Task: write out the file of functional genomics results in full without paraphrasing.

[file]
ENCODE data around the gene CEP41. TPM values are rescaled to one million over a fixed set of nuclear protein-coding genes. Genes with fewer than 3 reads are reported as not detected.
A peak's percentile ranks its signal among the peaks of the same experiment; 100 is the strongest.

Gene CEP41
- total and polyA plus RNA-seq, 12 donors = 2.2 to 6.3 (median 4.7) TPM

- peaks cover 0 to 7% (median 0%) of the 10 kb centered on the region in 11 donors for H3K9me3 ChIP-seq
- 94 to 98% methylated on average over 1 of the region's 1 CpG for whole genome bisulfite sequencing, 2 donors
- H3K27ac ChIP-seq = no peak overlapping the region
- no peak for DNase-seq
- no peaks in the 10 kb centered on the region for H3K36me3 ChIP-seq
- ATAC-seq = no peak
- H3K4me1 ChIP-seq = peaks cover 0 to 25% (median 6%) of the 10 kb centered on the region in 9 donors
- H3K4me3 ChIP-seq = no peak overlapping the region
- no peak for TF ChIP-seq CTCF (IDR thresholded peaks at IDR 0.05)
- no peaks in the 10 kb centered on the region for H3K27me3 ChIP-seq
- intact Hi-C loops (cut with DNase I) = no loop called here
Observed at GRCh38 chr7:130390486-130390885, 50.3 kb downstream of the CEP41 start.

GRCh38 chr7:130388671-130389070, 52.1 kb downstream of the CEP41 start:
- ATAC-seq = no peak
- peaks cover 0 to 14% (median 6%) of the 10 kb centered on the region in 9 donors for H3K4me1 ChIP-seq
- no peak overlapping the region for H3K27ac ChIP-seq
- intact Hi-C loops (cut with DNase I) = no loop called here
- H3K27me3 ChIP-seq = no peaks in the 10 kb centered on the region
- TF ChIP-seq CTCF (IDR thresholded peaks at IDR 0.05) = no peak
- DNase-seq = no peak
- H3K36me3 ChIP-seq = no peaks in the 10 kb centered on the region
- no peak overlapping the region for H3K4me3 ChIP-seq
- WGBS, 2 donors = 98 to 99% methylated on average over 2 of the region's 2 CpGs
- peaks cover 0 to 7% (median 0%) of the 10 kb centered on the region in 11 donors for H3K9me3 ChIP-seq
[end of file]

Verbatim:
ENCODE data around the gene CEP41. TPM values are rescaled to one million over a fixed set of nuclear protein-coding genes. Genes with fewer than 3 reads are reported as not detected.
A peak's percentile ranks its signal among the peaks of the same experiment; 100 is the strongest.

Gene CEP41
- total and polyA plus RNA-seq, 12 donors = 2.2 to 6.3 (median 4.7) TPM

- peaks cover 0 to 7% (median 0%) of the 10 kb centered on the region in 11 donors for H3K9me3 ChIP-seq
- 94 to 98% methylated on average over 1 of the region's 1 CpG for whole genome bisulfite sequencing, 2 donors
- H3K27ac ChIP-seq = no peak overlapping the region
- no peak for DNase-seq
- no peaks in the 10 kb centered on the region for H3K36me3 ChIP-seq
- ATAC-seq = no peak
- H3K4me1 ChIP-seq = peaks cover 0 to 25% (median 6%) of the 10 kb centered on the region in 9 donors
- H3K4me3 ChIP-seq = no peak overlapping the region
- no peak for TF ChIP-seq CTCF (IDR thresholded peaks at IDR 0.05)
- no peaks in the 10 kb centered on the region for H3K27me3 ChIP-seq
- intact Hi-C loops (cut with DNase I) = no loop called here
Observed at GRCh38 chr7:130390486-130390885, 50.3 kb downstream of the CEP41 start.

GRCh38 chr7:130388671-130389070, 52.1 kb downstream of the CEP41 start:
- ATAC-seq = no peak
- peaks cover 0 to 14% (median 6%) of the 10 kb centered on the region in 9 donors for H3K4me1 ChIP-seq
- no peak overlapping the region for H3K27ac ChIP-seq
- intact Hi-C loops (cut with DNase I) = no loop called here
- H3K27me3 ChIP-seq = no peaks in the 10 kb centered on the region
- TF ChIP-seq CTCF (IDR thresholded peaks at IDR 0.05) = no peak
- DNase-seq = no peak
- H3K36me3 ChIP-seq = no peaks in the 10 kb centered on the region
- no peak overlapping the region for H3K4me3 ChIP-seq
- WGBS, 2 donors = 98 to 99% methylated on average over 2 of the region's 2 CpGs
- peaks cover 0 to 7% (median 0%) of the 10 kb centered on the region in 11 donors for H3K9me3 ChIP-seq